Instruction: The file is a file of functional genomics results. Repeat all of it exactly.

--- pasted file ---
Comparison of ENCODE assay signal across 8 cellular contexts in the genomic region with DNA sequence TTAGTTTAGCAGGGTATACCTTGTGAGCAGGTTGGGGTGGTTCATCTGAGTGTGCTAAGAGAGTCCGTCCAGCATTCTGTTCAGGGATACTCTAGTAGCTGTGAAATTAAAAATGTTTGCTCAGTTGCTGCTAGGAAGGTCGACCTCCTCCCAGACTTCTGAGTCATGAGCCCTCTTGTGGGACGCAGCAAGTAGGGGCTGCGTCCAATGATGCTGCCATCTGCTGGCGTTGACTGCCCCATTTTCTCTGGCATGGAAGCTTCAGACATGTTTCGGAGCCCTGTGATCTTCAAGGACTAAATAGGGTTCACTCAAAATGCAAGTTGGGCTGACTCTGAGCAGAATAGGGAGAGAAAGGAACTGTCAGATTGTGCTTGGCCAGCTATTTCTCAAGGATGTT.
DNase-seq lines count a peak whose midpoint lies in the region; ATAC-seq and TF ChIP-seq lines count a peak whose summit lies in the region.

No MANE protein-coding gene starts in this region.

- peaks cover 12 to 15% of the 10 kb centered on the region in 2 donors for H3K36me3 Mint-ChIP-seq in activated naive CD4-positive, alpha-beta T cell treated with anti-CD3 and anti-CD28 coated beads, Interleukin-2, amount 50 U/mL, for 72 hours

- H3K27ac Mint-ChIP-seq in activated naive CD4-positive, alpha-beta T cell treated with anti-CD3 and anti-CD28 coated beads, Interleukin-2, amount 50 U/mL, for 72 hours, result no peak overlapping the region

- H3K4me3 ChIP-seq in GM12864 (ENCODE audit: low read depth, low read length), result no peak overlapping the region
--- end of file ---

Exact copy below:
Comparison of ENCODE assay signal across 8 cellular contexts in the genomic region with DNA sequence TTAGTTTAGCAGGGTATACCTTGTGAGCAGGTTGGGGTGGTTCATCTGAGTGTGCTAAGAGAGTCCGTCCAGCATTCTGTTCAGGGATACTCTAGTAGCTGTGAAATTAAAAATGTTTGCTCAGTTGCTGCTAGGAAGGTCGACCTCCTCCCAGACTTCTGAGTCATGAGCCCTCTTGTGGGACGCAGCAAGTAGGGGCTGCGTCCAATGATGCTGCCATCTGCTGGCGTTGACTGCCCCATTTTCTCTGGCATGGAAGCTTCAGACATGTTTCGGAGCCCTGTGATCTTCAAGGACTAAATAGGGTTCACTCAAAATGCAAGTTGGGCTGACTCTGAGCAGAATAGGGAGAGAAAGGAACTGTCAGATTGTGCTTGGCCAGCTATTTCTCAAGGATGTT.
DNase-seq lines count a peak whose midpoint lies in the region; ATAC-seq and TF ChIP-seq lines count a peak whose summit lies in the region.

No MANE protein-coding gene starts in this region.

- peaks cover 12 to 15% of the 10 kb centered on the region in 2 donors for H3K36me3 Mint-ChIP-seq in activated naive CD4-positive, alpha-beta T cell treated with anti-CD3 and anti-CD28 coated beads, Interleukin-2, amount 50 U/mL, for 72 hours

- H3K27ac Mint-ChIP-seq in activated naive CD4-positive, alpha-beta T cell treated with anti-CD3 and anti-CD28 coated beads, Interleukin-2, amount 50 U/mL, for 72 hours, result no peak overlapping the region

- H3K4me3 ChIP-seq in GM12864 (ENCODE audit: low read depth, low read length), result no peak overlapping the region